Male parliamentarians have signed a pledge to work towards reducing violence against women following the first meeting of a new cross-party group which aims to make a stand on the issue.
The sub-committee met on Wednesday in Canberra to discuss “pervasive and appalling” rates of violence against women that are reported around the world, a communique signed by members states.
Co-convenor Mal Washer, the federal Liberal member for Moore, said it was up to men to a make stand.
“This is, unfortunately, a very common problem still, not only in this country but in surrounding countries in our region,” he said.
“It’s a men’s problem that we need to address.”
One in three Australian women have been the victim of domestic violence. One in four children have witnessed it.
Some 20 per cent of women have suffered sexual assault.
The communique from the Male Parliamentarians for the Elimination of Violence against Women states that violence against women costs the Australian economy $13.6 billion each year.
“We, the members of the sub-committee, recognised that we have an undeniable responsibility to address this problem: as men, as community role models and as national policy makers,” it said.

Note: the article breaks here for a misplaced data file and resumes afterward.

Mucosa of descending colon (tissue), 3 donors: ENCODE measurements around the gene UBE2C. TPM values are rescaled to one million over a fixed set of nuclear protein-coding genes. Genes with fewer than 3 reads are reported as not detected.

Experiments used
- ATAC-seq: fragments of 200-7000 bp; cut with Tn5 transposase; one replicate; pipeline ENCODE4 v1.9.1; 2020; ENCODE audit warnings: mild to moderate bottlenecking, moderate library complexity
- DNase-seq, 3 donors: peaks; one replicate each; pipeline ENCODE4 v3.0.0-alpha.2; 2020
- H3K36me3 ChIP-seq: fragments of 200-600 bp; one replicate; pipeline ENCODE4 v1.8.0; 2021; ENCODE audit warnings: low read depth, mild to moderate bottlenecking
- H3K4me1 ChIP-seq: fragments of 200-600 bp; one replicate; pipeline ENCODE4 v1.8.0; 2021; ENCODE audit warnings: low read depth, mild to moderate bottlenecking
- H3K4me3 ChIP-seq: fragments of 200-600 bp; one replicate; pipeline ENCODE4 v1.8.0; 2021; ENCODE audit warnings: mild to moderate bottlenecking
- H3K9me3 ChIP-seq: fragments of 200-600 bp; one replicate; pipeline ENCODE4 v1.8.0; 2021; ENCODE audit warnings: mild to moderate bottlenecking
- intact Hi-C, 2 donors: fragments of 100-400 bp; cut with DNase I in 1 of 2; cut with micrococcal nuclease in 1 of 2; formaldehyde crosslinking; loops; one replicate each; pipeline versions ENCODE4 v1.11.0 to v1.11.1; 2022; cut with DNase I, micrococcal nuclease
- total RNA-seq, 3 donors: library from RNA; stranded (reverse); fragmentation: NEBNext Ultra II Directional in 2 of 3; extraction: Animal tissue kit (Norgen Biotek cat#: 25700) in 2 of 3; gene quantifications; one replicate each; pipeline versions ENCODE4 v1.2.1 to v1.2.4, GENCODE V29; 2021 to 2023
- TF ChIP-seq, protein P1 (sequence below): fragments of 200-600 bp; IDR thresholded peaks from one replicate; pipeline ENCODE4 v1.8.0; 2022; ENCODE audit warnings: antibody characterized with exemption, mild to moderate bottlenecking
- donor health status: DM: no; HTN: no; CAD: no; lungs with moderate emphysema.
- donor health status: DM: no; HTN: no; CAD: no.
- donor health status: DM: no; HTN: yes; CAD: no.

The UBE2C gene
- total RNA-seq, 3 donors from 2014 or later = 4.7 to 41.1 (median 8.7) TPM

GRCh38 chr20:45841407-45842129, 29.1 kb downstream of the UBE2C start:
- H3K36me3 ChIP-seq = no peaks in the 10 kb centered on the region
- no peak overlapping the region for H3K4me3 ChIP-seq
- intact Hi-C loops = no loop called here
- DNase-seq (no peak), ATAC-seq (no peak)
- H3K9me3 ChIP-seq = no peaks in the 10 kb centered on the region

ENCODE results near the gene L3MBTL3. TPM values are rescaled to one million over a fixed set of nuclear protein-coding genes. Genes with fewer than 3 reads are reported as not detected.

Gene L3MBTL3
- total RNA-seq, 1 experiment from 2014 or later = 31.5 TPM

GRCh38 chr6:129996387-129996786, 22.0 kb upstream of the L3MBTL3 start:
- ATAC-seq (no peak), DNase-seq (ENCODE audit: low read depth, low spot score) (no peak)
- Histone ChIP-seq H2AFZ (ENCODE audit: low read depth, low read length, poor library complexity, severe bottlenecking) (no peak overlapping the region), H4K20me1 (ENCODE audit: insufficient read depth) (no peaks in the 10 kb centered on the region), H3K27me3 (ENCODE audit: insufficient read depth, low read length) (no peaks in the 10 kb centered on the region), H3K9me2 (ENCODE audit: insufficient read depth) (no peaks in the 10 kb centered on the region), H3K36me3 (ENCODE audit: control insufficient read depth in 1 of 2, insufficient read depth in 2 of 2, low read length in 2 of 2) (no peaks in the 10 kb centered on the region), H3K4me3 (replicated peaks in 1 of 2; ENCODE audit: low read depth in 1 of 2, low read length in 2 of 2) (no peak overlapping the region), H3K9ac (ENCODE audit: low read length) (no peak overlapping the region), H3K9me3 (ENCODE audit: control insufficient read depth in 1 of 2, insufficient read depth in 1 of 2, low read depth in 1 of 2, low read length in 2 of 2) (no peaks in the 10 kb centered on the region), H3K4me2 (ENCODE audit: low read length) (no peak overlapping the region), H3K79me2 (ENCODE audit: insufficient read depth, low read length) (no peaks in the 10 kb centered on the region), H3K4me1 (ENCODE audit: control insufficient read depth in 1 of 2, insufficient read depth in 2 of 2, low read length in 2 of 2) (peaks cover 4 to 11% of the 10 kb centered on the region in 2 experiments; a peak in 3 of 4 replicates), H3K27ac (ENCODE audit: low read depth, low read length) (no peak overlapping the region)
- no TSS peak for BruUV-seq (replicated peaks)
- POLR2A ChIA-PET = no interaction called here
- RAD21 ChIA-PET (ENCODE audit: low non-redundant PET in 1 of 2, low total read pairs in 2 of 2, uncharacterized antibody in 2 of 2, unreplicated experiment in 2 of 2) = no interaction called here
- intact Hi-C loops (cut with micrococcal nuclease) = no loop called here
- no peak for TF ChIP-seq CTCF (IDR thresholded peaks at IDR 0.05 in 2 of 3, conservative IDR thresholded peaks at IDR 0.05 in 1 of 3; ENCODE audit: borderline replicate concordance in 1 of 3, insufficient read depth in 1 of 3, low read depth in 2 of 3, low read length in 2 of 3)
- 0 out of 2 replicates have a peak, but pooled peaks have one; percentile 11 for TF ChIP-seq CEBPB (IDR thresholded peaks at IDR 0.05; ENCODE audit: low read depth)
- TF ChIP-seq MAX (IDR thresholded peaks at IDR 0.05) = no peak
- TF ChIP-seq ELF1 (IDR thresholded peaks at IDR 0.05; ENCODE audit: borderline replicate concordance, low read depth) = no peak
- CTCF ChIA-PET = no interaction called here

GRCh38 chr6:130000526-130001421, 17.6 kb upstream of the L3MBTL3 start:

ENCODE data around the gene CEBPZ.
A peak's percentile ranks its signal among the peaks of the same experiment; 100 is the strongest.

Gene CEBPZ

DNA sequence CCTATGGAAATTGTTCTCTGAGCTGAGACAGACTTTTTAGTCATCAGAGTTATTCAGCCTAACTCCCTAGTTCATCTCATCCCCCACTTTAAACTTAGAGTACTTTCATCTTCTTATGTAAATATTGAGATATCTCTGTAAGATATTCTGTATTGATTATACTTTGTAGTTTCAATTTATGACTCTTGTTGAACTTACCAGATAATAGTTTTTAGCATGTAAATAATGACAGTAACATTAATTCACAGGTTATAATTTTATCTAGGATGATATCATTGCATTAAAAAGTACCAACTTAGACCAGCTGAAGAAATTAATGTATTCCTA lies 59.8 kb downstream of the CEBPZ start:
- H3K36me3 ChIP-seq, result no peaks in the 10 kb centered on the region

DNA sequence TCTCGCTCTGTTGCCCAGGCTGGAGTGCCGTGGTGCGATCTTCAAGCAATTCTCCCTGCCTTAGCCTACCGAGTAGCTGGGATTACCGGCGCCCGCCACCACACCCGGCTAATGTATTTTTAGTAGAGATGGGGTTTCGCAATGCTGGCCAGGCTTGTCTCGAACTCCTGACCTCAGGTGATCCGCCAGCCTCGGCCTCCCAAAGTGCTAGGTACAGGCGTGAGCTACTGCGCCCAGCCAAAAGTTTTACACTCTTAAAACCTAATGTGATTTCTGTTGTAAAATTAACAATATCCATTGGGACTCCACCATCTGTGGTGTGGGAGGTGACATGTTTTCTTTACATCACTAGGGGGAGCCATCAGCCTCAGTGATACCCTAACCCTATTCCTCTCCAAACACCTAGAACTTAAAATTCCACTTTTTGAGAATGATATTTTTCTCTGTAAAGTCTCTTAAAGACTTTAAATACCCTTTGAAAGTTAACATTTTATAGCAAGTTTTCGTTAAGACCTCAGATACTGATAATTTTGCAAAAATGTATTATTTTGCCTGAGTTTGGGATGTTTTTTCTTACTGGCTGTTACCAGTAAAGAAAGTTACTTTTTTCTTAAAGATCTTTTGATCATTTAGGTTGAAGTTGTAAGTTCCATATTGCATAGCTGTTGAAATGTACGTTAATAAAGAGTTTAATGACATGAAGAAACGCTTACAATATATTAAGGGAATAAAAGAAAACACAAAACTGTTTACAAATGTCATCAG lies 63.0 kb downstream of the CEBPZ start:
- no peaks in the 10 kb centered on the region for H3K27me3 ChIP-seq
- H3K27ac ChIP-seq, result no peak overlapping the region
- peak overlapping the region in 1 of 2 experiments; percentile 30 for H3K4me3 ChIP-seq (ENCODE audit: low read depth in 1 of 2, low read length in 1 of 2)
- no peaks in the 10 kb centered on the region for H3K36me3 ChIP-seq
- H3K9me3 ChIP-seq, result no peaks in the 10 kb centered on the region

The MPs and senators took the White Ribbon pledge “not to commit violence, not to condone violence and not to stay silent about violence”.
They also vowed to discuss the issue with family and friends and at least once in the next six months raise awareness on the issue within their constituency.
The meeting was attended by Dr Washer, independent MP Rob Oakeshott, Labor’s Kelvin Thomson and the Coalition’s Ken Wyatt and Ewen Jones.
A number of senators signed the communique but didn’t attend the meeting.
Violence Against Women Advisory Group chair Libby Lloyd was the guest speaker at the sub-committee’s inaugural meeting.
She said her goal was to see every man take the White Ribbon pledge.
“The most important thing to eliminate violence against women is that men become committed and involved and do everything they can to make our community safe and free from violence,” she said.
A national plan to measure and reduce violence is expected to be released by the federal and state governments next year.
“I think we’ll see it in the first days of the new year,” Ms Lloyd said.
White Ribbon Day coincides with the International Day for the Elimination of Violence Against Women on Thursday.
The men’s group is a sub-committee of the Australian Parliamentary Group on Population and Development, and is open to members of federal, state and territory parliaments.